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Birthday, Facebook, and Life: HAPPY BIRTHDAY QUEEN LILI'UOKALANI! profeminist: “Happy Birthday Queen Lili'uokalani! The last sovereign of the Kalākaua dynasty, Queen Lili'uokalani was the first woman to ever rule Hawaii. She organized schools for Hawaii’s youth and composed over 160 songs. Her work “Aloha Oe” eventually became Hawaii’s national anthem.”   - Alice Paul Institute  “Liliʻuokalani ascended to the throne on January 29, 1891, nine days after her brother’s death. During her reign, she attempted to draft a new constitution which would restore the power of the monarchy and the voting rights of the economically disenfranchised. Threatened by her attempts to abrogate the Bayonet Constitution, pro-American elements in Hawaiʻi overthrew the monarchy on January 17, 1893. The overthrow was bolstered by the landing of US Marines under John L. Stevens to protect American interests, which rendered the monarchy unable to protect itself. The coup d'état established the Republic of Hawaiʻi, but the ultimate goal was the annexation of the islands to the United States, which was temporarily blocked by President Grover Cleveland. After an unsuccessful uprising to restore the monarchy, the oligarchical government placed the former queen under house arrest at the ʻIolani Palace. On January 24, 1895, Liliʻuokalani was forced to abdicate the Hawaiian throne, officially ending the deposed monarchy. Attempts were made to restore the monarchy and oppose annexation, but with the outbreak of the Spanish–American War, the United States annexed Hawaiʻi. Living out the remainder of her later life as a private citizen, Liliʻuokalani died at her residence, Washington Place, in Honolulu on November 11, 1917.” https://en.wikipedia.org/wiki/Lili%CA%BBuokalani
Birthday, Facebook, and Life: HAPPY BIRTHDAY
 QUEEN LILI'UOKALANI!
profeminist:
“Happy Birthday Queen Lili'uokalani! The last sovereign of the Kalākaua dynasty, Queen Lili'uokalani was the first woman to ever rule Hawaii. She organized schools for Hawaii’s youth and composed over 160 songs. Her work “Aloha Oe” eventually became Hawaii’s national anthem.” 


 - Alice Paul Institute 
“Liliʻuokalani ascended to the throne on January 29, 1891, nine days after her brother’s death. During her reign, she attempted to draft a new constitution which would restore the power of the monarchy and the voting rights of the economically disenfranchised. Threatened by her attempts to abrogate the Bayonet Constitution, pro-American elements in Hawaiʻi overthrew the monarchy on January 17, 1893. The overthrow was bolstered by the landing of US Marines under John L. Stevens to protect American interests, which rendered the monarchy unable to protect itself.
The coup d'état established the Republic of Hawaiʻi, but the ultimate goal was the annexation of the islands to the United States, which was temporarily blocked by President Grover Cleveland. After an unsuccessful uprising to restore the monarchy, the oligarchical government placed the former queen under house arrest at the ʻIolani Palace. On January 24, 1895, Liliʻuokalani was forced to abdicate the Hawaiian throne, officially ending the deposed monarchy. Attempts were made to restore the monarchy and oppose annexation, but with the outbreak of the Spanish–American War, the United States annexed Hawaiʻi. Living out the remainder of her later life as a private citizen, Liliʻuokalani died at her residence, Washington Place, in Honolulu on November 11, 1917.”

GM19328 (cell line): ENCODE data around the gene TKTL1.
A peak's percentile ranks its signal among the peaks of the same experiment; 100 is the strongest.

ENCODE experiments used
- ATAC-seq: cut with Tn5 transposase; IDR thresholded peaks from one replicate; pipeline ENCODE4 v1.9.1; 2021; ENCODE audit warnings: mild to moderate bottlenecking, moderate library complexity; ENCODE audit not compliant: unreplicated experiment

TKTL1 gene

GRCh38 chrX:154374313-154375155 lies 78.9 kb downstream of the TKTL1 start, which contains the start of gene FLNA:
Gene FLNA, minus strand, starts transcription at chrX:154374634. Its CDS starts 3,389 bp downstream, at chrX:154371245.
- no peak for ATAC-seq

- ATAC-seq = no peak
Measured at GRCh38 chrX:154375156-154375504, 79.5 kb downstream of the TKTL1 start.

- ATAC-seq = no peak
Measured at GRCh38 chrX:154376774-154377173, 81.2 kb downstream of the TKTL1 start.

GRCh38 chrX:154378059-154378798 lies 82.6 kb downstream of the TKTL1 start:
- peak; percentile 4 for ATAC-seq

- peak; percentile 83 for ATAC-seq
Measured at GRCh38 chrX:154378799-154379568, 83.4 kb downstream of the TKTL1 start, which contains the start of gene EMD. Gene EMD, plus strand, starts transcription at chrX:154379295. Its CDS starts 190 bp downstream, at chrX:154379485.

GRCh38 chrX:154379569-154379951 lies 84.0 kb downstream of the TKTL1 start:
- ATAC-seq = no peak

https://en.wikipedia.org/wiki/Lili%CA%BBuokalani

profeminist: “Happy Birthday Queen Lili'uokalani! The last sovereign of the Kalākaua dynasty, Queen Lili'uokalani was the first woman to eve...

Apple, Facebook, and Football: tibets Reporter wears grape costume to defend boy suspended for banana suit captain-price-official: shatterstag: gaymergirls: basedheisenberg: Real recognizes real. I finally got curious and decided to google this story, and the headline is just the tip of the iceberg.  Let it never be said again that journalism is a humorless business. Covering an odd tale about a 14-year-old autistic boy who was handcuffed by police and suspended for running down the sidelines of a high school football game at halftime wearing a banana costume, Washington, D.C. reporter Pat Collins donned a grape suit and went out to get his story. Speaking to Bryan Thompson, who pulled the prank on Sept. 14 and found himself at the center of a controversy over the school’s response, Collins’ sarcastic outrage seemed palpable. “School officials accused him of being disruptive and disrespectful,” Collins said. “Frankly, I don’t see what all the fuss is about.” He asked the student: “Why a banana? Why not a … grape?” “I don’t know,” Thompson replied. “Potassium is great.” Following the prank, Colonial Forge High School Principal Karen Spillman suspended Thompson for 10 days, and even recommended that he be kicked out of school for the entire year. Shortly thereafter, Thompson had composed his own rap song about the incident (called “Free Banana Man!”), set up a Facebook page dedicated to “Banana Man,” and someone even launched a petition calling for his suspension to be lifted. Thompson’s outrage at the punishment was shared by his fellow students, who began creating yellow t-shirts that read, “Free Banana Man!” So the school did what schools so often do when their authority is challenged: they banned the shirts, began confiscating them, and sent students to detention for supporting their classmate. That’s when the American Civil Liberties Union got involved, telling the principal that her actions were unconstitutional. “But when you think about it, you might see [the school’s] point,” Collins jokingly concluded. “It starts with a banana. Then, all of the sudden, you have an apple, and an orange, and maybe a grape! And before you know it, you have fruit salad in the schools! We can’t have that.” The school’s principal was ultimately forced to resign, and Thompson has since returned to his studies. [x] NICE “I don’t know,” Thompson replied. “Potassium is great.”